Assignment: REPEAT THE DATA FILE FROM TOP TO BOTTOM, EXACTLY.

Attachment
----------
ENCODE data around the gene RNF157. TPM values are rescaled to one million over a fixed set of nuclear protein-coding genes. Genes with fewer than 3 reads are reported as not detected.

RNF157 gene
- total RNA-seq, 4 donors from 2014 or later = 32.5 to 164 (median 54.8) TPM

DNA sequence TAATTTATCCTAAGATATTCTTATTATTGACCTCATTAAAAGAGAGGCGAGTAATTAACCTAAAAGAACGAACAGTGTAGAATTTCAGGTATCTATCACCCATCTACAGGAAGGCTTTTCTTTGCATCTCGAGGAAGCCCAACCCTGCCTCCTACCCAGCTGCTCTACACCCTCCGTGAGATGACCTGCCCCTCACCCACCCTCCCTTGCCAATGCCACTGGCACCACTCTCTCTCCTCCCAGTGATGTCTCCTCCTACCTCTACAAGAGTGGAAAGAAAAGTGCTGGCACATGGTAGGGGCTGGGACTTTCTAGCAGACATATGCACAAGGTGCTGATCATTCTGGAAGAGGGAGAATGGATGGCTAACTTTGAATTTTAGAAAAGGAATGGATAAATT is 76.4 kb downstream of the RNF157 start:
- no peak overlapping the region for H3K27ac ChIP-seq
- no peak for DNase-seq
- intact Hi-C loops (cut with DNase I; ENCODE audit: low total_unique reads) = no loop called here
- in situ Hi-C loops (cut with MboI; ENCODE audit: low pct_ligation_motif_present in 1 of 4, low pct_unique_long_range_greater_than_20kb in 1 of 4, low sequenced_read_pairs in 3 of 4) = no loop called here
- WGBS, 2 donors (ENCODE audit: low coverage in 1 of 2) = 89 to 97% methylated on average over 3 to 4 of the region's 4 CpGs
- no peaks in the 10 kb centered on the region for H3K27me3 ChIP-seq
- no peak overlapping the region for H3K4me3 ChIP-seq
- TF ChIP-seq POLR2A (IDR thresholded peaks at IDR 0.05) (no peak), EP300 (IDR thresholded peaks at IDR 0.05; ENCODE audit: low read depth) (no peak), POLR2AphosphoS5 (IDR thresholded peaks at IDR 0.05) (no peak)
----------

ENCODE data around the gene RNF157. TPM values are rescaled to one million over a fixed set of nuclear protein-coding genes. Genes with fewer than 3 reads are reported as not detected.

RNF157 gene
- total RNA-seq, 4 donors from 2014 or later = 32.5 to 164 (median 54.8) TPM

DNA sequence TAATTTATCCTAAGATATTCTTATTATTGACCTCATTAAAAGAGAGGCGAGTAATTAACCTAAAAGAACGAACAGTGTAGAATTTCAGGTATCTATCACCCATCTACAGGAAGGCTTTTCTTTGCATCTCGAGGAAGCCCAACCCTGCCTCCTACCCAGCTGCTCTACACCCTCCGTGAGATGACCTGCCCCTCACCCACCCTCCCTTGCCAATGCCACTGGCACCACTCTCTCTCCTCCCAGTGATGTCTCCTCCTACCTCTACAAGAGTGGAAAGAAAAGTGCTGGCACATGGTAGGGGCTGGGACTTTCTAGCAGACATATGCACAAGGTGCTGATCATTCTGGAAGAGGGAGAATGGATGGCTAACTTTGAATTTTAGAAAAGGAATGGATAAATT is 76.4 kb downstream of the RNF157 start:
- no peak overlapping the region for H3K27ac ChIP-seq
- no peak for DNase-seq
- intact Hi-C loops (cut with DNase I; ENCODE audit: low total_unique reads) = no loop called here
- in situ Hi-C loops (cut with MboI; ENCODE audit: low pct_ligation_motif_present in 1 of 4, low pct_unique_long_range_greater_than_20kb in 1 of 4, low sequenced_read_pairs in 3 of 4) = no loop called here
- WGBS, 2 donors (ENCODE audit: low coverage in 1 of 2) = 89 to 97% methylated on average over 3 to 4 of the region's 4 CpGs
- no peaks in the 10 kb centered on the region for H3K27me3 ChIP-seq
- no peak overlapping the region for H3K4me3 ChIP-seq
- TF ChIP-seq POLR2A (IDR thresholded peaks at IDR 0.05) (no peak), EP300 (IDR thresholded peaks at IDR 0.05; ENCODE audit: low read depth) (no peak), POLR2AphosphoS5 (IDR thresholded peaks at IDR 0.05) (no peak)